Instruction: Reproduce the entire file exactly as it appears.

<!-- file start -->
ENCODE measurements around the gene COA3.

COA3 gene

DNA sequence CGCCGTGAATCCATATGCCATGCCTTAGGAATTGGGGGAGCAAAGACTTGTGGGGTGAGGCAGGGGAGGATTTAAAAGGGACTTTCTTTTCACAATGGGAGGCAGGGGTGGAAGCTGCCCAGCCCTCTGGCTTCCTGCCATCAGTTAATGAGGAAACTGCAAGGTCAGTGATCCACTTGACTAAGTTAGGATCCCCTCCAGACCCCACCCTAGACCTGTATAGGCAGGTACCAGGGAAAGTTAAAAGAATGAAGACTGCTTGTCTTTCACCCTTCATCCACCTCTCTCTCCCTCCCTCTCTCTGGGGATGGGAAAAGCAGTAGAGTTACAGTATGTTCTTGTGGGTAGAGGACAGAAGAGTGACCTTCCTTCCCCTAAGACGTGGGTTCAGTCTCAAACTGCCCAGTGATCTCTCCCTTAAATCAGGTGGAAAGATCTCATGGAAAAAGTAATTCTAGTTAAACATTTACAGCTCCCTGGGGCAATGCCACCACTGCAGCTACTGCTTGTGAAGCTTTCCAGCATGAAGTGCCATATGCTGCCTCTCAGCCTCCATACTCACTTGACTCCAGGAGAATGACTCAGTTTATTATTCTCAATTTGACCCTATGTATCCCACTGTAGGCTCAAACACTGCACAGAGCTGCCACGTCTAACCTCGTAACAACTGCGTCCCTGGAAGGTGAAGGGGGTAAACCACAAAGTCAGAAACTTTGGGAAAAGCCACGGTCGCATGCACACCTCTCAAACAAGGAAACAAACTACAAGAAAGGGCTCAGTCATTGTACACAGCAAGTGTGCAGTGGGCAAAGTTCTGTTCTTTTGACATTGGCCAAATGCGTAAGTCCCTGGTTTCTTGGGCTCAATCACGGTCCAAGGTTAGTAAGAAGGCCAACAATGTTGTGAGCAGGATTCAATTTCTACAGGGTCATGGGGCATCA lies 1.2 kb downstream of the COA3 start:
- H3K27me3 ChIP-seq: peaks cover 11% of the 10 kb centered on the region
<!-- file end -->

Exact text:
ENCODE measurements around the gene COA3.

COA3 gene

DNA sequence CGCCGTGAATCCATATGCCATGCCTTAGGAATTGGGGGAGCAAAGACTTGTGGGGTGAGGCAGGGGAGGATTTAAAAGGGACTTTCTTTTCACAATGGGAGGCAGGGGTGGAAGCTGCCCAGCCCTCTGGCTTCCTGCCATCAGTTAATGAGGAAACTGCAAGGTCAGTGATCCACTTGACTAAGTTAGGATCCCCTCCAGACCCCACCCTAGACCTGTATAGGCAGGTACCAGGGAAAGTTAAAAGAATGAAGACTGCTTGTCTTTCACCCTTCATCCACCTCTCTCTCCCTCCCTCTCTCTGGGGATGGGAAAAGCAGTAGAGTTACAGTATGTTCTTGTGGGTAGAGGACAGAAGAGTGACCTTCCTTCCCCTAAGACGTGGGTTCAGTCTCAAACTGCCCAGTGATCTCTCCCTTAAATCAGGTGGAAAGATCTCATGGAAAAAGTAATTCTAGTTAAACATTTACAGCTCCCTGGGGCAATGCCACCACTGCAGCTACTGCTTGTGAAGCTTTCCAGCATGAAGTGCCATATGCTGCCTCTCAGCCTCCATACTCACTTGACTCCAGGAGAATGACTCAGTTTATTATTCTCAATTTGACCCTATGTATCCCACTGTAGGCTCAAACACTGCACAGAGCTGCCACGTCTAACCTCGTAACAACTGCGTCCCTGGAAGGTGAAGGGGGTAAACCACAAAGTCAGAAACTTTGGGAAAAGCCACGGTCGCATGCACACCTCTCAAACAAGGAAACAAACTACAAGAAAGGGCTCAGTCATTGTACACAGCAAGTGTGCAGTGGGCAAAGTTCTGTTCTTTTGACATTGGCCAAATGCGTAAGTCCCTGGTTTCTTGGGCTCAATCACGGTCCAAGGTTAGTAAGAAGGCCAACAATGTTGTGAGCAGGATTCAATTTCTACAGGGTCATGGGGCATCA lies 1.2 kb downstream of the COA3 start:
- H3K27me3 ChIP-seq: peaks cover 11% of the 10 kb centered on the region